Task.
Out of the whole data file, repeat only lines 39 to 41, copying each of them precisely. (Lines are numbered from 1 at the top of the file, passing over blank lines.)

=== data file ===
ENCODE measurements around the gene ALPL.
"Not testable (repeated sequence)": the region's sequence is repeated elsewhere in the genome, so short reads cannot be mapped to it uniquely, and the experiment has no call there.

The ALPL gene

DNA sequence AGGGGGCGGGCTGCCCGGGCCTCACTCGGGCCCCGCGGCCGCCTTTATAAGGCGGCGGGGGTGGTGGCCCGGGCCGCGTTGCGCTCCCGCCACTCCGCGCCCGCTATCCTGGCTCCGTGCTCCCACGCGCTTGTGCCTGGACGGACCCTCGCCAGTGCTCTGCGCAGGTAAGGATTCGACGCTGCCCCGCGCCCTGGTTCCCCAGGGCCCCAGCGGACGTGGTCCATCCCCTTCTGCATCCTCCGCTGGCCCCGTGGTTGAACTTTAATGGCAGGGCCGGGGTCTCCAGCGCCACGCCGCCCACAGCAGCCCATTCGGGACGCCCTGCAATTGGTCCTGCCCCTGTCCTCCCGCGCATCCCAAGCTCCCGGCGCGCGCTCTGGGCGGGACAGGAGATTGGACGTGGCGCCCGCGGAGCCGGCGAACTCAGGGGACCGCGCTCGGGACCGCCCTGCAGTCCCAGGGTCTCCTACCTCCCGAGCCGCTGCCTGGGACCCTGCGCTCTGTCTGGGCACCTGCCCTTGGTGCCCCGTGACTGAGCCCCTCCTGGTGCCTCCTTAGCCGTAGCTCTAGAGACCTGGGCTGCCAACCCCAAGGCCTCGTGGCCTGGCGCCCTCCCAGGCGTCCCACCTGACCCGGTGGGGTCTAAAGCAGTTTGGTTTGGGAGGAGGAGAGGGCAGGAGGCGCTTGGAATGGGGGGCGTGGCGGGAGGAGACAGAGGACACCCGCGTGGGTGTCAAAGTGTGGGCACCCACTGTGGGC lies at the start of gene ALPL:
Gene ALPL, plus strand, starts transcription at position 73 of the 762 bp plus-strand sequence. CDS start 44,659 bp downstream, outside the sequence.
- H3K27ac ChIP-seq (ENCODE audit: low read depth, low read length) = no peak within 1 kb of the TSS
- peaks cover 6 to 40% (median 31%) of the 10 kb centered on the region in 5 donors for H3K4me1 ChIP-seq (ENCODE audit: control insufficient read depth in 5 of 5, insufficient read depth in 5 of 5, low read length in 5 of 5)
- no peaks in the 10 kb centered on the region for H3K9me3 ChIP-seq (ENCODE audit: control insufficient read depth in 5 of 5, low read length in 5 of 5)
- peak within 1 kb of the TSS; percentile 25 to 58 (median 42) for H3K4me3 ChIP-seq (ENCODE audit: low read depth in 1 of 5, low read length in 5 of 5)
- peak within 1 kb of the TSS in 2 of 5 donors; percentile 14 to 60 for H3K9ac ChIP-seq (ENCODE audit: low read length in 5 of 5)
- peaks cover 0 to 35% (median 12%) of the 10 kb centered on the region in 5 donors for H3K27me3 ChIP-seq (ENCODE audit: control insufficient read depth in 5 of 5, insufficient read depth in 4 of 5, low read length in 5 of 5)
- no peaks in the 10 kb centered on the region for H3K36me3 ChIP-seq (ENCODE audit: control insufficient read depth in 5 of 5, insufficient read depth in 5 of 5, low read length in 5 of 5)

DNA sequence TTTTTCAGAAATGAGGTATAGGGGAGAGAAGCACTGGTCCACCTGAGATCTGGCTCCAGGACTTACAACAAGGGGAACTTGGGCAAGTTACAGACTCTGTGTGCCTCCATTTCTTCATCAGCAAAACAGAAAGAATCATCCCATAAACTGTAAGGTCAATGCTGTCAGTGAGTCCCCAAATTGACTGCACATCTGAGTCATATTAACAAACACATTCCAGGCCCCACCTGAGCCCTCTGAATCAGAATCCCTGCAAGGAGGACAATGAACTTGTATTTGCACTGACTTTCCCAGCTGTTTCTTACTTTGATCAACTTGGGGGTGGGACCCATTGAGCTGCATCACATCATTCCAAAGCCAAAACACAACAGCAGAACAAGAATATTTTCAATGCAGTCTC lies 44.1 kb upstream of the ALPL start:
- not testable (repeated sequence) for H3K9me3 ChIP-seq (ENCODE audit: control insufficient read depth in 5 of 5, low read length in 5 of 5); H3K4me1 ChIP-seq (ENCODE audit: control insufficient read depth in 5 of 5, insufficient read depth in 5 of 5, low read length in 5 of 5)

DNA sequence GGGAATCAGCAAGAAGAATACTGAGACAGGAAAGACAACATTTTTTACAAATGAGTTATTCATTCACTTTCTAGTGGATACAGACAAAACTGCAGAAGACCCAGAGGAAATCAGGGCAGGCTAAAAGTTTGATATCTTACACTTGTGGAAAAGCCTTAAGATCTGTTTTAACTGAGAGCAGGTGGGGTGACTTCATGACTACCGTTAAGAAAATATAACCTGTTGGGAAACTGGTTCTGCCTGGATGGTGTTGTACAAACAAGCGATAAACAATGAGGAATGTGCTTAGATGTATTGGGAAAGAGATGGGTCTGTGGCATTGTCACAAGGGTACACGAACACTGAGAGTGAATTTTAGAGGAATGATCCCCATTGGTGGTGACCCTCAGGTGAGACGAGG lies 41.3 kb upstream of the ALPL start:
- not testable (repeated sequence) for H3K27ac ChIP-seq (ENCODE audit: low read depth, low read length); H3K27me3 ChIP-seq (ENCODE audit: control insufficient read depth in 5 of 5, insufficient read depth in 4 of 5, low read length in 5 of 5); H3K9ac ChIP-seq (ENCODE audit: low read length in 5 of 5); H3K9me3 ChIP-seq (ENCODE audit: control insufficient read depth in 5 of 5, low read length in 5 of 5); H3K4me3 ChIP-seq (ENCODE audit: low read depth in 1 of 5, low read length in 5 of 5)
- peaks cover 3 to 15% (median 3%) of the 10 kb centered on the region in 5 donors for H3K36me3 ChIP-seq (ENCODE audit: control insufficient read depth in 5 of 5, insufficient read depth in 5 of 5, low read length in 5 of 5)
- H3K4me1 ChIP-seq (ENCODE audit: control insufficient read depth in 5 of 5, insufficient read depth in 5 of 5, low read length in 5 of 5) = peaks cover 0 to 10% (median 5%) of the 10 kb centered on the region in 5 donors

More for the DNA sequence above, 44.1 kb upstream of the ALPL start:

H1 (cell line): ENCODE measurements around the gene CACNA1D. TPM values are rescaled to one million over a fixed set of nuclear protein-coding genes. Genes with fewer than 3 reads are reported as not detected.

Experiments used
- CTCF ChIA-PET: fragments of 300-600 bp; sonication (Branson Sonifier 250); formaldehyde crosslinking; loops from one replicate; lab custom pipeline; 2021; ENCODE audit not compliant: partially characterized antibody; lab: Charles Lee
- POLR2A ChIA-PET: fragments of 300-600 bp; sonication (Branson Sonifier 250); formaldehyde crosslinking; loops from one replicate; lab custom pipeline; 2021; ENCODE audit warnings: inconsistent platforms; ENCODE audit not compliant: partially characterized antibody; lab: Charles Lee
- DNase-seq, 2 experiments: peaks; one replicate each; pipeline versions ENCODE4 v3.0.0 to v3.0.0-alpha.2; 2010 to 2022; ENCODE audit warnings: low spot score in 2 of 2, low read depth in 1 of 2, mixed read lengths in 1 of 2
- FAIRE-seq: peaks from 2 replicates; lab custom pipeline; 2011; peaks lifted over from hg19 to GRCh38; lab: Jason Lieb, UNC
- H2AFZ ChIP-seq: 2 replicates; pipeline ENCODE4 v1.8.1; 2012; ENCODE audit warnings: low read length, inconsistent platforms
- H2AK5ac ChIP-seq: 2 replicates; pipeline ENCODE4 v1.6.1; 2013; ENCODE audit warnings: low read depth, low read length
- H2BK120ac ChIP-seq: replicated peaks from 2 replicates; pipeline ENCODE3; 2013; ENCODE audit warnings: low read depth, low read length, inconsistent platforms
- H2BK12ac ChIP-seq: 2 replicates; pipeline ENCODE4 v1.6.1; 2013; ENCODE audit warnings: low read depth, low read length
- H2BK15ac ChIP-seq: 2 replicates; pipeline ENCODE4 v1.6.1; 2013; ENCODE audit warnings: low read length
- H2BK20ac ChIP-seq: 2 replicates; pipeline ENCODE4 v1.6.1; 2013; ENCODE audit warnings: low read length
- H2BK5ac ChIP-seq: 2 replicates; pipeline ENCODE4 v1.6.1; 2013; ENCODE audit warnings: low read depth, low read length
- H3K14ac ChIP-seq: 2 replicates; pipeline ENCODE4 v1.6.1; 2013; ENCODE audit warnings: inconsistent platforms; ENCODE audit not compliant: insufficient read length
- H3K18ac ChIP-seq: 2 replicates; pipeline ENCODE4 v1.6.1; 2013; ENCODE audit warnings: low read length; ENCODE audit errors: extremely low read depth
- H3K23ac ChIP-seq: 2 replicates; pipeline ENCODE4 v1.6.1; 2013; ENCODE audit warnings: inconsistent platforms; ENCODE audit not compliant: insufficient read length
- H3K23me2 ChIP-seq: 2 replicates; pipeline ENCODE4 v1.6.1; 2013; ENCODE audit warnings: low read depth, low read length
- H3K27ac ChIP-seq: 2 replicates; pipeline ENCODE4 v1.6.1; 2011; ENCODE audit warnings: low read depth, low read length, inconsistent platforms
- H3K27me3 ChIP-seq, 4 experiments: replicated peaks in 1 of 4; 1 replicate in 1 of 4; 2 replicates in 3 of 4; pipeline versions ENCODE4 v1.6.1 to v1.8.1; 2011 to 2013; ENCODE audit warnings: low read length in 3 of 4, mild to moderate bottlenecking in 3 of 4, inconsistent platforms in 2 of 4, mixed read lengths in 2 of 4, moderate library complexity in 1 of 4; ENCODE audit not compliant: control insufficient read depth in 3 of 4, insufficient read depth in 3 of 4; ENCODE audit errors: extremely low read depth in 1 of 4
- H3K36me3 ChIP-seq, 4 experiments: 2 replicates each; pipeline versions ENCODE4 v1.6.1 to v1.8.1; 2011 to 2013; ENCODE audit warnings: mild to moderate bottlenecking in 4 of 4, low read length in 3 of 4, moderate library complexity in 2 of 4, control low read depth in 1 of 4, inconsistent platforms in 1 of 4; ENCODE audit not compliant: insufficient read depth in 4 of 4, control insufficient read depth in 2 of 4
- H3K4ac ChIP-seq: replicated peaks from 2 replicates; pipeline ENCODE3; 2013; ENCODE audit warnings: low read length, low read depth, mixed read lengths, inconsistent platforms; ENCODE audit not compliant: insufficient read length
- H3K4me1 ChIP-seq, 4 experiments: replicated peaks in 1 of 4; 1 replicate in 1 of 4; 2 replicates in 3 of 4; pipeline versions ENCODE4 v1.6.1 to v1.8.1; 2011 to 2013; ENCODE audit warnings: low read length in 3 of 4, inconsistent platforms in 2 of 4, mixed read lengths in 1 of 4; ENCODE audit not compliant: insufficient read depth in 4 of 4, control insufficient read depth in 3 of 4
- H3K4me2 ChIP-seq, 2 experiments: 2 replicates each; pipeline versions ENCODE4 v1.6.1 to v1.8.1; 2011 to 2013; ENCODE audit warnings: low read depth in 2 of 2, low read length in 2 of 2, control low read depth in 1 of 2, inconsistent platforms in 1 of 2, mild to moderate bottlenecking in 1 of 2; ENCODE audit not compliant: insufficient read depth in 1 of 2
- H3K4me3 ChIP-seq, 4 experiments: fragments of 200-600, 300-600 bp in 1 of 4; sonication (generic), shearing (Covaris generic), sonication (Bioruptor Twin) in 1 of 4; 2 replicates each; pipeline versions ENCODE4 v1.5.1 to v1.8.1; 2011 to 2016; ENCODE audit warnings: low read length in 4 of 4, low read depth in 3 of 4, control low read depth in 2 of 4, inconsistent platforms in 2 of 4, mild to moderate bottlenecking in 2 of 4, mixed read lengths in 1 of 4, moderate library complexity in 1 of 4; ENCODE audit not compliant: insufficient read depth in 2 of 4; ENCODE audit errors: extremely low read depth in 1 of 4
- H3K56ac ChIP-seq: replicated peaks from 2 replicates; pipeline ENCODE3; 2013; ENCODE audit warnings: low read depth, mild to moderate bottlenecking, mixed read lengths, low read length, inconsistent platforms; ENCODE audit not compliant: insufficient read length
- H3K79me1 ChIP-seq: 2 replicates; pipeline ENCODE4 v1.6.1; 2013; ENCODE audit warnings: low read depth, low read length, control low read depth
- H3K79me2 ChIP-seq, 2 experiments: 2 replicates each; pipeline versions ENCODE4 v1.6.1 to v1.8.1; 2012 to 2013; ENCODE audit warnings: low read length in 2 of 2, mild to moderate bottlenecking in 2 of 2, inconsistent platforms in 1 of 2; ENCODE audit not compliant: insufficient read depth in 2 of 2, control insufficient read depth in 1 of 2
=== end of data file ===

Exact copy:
- H3K36me3 ChIP-seq, 4 experiments: 2 replicates each; pipeline versions ENCODE4 v1.6.1 to v1.8.1; 2011 to 2013; ENCODE audit warnings: mild to moderate bottlenecking in 4 of 4, low read length in 3 of 4, moderate library complexity in 2 of 4, control low read depth in 1 of 4, inconsistent platforms in 1 of 4; ENCODE audit not compliant: insufficient read depth in 4 of 4, control insufficient read depth in 2 of 4
- H3K4ac ChIP-seq: replicated peaks from 2 replicates; pipeline ENCODE3; 2013; ENCODE audit warnings: low read length, low read depth, mixed read lengths, inconsistent platforms; ENCODE audit not compliant: insufficient read length
- H3K4me1 ChIP-seq, 4 experiments: replicated peaks in 1 of 4; 1 replicate in 1 of 4; 2 replicates in 3 of 4; pipeline versions ENCODE4 v1.6.1 to v1.8.1; 2011 to 2013; ENCODE audit warnings: low read length in 3 of 4, inconsistent platforms in 2 of 4, mixed read lengths in 1 of 4; ENCODE audit not compliant: insufficient read depth in 4 of 4, control insufficient read depth in 3 of 4